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Atherton police provide update on crime, license plate readers

Officers share lead on possible suspects in Atherton's earlier burglary spree

About 80 people gathered in Atherton's Holbrook-Palmer Park Pavilion on Nov. 18 to hear updates on crime and safety as what police call "burglary season" approaches.

During the meeting, police revealed that they believe a crew of four people, possibly connected to a Chilean gang, may have been responsible for some of the 20 home burglaries reported in Atherton between November 2018 and February of this year.

Police worked with other departments in the county and state and, with the help of phone records, determined the same cellphone was present at burglaries in Atherton in December and January, Cmdr. Joe Wade said. Police linked the cellphone's location to a mini-mart in the Bay Area, which captured surveillance footage of the suspects, he said.

Most of the burglaries last holiday season shared similar methods of entry -- thieves broke in through second-story master bedroom balcony windows, police said.

So far this year, there have been 18 residential burglaries, Police Chief Steve McCulley said. In the most recent, someone stole $200,000 worth of jewelry on Nov. 16 from a home on the unit block of Atherton Avenue, police reported.

Eighteen "is a very low number, but we treat one burglary as too many in Atherton," McCulley said.

License plate readers

Police also discussed automated license plate readers, known as ALPRs; the department is recommending that the town increase usage of the readers due to the crime spree last holiday season.

ALPRs are mounted on police cars or on fixtures such as road signs and bridges, and use small high-speed cameras to photograph about 900 plates per minute, according to a town staff report.

In October, the City Council directed staff to begin testing the devices. Staff expects to begin a 30-day camera testing period in the "next seven to 10 days" at the Holbrook-Palmer Park entrance and exit, City Manager George Rodericks said in a Nov. 25 email. They will be evaluating camera aesthetics, efficacy, visibility, bandwidth, and network connectivity and power requirements, he said.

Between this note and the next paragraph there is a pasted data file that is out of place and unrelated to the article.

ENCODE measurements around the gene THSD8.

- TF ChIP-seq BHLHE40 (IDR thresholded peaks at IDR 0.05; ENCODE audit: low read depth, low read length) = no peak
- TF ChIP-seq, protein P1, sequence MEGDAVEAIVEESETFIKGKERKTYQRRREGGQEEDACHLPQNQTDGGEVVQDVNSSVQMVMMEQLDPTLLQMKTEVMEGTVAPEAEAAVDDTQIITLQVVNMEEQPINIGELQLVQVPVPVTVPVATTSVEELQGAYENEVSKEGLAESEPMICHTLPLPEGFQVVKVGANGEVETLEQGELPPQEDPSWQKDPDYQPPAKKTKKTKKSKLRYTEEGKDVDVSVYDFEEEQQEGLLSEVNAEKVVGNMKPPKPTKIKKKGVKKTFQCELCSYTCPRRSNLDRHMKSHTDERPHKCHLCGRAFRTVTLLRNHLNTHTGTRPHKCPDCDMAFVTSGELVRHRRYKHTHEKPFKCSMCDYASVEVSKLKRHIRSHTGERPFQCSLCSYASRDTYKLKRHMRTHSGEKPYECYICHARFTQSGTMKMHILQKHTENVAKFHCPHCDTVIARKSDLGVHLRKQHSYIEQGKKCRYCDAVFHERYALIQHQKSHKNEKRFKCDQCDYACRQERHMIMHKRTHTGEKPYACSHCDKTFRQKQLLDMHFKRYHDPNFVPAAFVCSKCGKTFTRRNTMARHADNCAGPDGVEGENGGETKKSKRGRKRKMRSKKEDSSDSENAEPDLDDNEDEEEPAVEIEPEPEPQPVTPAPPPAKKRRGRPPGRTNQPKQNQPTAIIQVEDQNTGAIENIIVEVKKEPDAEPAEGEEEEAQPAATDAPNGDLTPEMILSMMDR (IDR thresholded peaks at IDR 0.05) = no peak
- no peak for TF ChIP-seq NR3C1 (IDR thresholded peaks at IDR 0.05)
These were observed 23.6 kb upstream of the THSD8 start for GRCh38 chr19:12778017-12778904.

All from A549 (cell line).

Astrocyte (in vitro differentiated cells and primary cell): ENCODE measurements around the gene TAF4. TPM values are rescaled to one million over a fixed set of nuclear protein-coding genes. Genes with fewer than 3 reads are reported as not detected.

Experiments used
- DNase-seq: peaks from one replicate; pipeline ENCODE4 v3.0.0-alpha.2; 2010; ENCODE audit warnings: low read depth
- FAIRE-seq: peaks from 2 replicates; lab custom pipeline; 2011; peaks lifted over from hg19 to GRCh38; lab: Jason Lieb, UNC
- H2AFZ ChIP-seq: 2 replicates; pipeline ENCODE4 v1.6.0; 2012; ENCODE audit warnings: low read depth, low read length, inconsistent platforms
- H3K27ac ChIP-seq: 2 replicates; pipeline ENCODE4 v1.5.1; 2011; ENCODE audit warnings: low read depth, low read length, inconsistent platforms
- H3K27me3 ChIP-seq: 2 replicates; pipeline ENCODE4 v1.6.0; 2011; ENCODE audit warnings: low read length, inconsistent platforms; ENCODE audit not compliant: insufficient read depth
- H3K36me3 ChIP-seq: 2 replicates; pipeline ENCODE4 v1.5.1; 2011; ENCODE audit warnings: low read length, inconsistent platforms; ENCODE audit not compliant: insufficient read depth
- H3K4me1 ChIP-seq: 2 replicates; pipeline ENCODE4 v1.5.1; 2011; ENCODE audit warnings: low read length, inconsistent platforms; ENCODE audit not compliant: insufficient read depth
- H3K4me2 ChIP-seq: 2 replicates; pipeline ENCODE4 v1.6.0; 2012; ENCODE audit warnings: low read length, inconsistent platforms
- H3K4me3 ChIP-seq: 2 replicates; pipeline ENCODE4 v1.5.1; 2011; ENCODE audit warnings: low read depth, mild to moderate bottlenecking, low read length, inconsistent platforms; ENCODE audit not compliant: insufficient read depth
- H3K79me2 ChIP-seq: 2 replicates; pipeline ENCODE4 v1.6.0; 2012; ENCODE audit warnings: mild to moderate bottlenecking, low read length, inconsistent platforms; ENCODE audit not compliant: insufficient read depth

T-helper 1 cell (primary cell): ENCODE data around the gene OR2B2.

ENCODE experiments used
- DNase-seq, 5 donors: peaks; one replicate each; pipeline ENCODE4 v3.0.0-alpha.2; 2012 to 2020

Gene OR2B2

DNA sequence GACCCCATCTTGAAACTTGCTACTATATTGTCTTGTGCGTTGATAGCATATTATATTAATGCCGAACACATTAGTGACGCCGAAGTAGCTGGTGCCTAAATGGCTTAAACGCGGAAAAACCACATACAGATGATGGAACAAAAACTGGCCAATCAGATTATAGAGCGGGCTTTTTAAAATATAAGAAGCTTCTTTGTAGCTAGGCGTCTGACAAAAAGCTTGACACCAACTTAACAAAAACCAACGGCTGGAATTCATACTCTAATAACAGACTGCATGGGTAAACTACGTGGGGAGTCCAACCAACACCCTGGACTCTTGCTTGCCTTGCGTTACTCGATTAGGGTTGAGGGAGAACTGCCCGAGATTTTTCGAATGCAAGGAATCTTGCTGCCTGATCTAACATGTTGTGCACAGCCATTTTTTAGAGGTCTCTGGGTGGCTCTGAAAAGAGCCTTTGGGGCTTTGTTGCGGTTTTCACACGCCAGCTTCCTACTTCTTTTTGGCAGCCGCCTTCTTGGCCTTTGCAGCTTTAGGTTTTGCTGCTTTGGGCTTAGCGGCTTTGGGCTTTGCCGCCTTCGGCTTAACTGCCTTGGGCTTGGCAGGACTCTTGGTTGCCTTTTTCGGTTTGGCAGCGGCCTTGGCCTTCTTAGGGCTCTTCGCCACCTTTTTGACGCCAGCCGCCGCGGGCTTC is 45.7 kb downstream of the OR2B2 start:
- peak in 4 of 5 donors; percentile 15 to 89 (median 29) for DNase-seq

"It's another crime-fighting tool," Wade said of license plate readers. "They offer a better chance to solve a crime, but aren't an end-all be-all." Police also passed out flyers with answers to frequently asked questions about ALPRs.

A member of the Midpeninsula chapter of the American Civil Liberties Union who spoke at the meeting said she was concerned that installing more cameras, particularly near churches, could infringe on people's privacy. Another meeting attendee asked police to consider enacting annual oversight of its camera system by an independent, outside agency. Other attendees said they are willing to give up some of their privacy to help deter crime.

Addressing the question of privacy, McCulley said, "You have to have trust that we will not misuse the information."

Crime prevention, emergency tips

Police shared several crime prevention tips with residents to help them prepare for the holiday season.

Most burglaries have taken place between 5 and 10 p.m., Sgt. Anthony Kockler said, recommending that residents leave both indoor and outdoor lights on and turn on a radio or TV when they aren't at home. These steps make it appear as if someone is home, and criminals won't want to attempt to burglarize a home if they think someone is inside, he said.

Police recommended that residents activate their alarm systems when away and not place holiday gifts near the front windows of their homes. They also advised residents to avoid having items delivered while they are away.

Residents can register their home alarm systems with the police department, which monitors about 1,500 alarm systems, according to the department.

One resident asked about installing more street lights to make it harder for burglars to go unnoticed. McCulley noted that it's part of Atherton's culture to have rural country-style lanes without sidewalks, which would make it difficult to add more lighting.

"It's the Atherton way," he said.

Police also addressed how to prepare for emergencies.

Windy weather has recently prompted PG&E to shut off power in communities across the state, including parts of San Mateo County, because of concerns about wildfires (Atherton has not been affected by a shutoff so far). McCulley noted that it's important for residents to prepare seven days' worth of supplies in case of an emergency, be it because of a large fire, earthquake or other emergency. He also suggested that residents invest in power generators in case of a blackout.

"The theme for everything tonight is 'get ready,'" McCulley said.

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